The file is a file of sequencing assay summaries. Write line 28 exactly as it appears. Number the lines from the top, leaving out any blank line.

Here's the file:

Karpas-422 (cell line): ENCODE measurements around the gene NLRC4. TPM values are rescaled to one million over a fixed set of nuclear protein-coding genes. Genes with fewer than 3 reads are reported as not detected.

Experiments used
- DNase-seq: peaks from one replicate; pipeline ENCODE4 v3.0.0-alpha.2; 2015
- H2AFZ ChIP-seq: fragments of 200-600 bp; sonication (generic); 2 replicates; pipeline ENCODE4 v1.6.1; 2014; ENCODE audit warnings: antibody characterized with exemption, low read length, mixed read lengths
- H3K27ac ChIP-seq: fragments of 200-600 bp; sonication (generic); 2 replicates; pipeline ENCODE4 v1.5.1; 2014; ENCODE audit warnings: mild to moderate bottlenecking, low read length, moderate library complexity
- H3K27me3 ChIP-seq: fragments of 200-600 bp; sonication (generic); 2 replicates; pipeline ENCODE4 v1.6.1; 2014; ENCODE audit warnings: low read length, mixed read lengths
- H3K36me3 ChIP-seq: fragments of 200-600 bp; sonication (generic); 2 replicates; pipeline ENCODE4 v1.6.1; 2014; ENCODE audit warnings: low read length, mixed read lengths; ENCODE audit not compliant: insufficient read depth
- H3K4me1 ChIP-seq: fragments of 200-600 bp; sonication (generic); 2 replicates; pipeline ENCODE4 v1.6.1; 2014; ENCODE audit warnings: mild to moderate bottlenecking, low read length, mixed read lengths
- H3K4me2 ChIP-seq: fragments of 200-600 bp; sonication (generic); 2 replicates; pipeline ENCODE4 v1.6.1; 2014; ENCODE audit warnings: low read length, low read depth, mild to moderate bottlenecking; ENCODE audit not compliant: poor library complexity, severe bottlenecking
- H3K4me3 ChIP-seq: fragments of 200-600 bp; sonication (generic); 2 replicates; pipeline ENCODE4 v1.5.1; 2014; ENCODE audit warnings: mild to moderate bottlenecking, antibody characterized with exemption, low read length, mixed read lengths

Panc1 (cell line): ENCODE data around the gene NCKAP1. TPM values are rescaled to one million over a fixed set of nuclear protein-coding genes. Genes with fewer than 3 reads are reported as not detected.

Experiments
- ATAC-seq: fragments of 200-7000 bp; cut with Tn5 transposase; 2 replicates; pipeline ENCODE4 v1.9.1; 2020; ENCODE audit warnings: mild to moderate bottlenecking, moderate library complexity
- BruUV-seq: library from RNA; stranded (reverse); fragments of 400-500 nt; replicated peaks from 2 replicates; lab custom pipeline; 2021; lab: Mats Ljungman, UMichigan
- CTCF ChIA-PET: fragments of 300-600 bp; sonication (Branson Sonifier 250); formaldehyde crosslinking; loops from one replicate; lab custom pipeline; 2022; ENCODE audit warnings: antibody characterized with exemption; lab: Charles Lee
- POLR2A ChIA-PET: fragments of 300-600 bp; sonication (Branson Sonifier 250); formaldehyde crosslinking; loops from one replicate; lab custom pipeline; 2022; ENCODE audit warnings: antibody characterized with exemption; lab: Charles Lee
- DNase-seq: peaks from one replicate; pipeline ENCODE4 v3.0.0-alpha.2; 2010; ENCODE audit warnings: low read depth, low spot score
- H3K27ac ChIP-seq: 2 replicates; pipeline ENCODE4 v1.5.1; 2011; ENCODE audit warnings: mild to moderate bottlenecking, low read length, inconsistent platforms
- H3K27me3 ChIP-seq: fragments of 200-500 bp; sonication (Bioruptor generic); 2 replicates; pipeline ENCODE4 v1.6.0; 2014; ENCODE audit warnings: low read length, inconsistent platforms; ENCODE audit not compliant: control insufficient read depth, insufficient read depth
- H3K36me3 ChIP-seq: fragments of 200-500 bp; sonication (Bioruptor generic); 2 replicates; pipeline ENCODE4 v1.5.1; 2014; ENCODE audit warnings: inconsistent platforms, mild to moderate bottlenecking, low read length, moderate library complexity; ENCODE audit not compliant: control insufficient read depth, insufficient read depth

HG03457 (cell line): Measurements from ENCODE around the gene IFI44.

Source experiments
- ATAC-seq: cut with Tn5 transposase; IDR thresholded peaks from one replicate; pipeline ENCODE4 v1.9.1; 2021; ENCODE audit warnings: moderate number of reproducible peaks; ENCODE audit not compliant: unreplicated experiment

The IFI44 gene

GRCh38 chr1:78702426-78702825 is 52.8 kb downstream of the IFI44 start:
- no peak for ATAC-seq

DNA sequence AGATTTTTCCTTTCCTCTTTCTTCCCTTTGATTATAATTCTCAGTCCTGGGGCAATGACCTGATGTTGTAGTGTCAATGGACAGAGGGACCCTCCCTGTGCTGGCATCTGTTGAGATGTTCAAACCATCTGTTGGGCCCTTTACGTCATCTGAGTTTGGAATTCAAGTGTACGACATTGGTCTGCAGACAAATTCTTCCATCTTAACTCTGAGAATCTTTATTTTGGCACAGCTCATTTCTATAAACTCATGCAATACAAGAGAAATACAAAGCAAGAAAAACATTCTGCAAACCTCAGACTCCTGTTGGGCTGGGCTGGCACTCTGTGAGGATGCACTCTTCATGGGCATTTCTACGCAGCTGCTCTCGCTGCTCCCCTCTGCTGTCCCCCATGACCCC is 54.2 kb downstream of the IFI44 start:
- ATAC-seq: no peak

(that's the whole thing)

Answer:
- ATAC-seq: no peak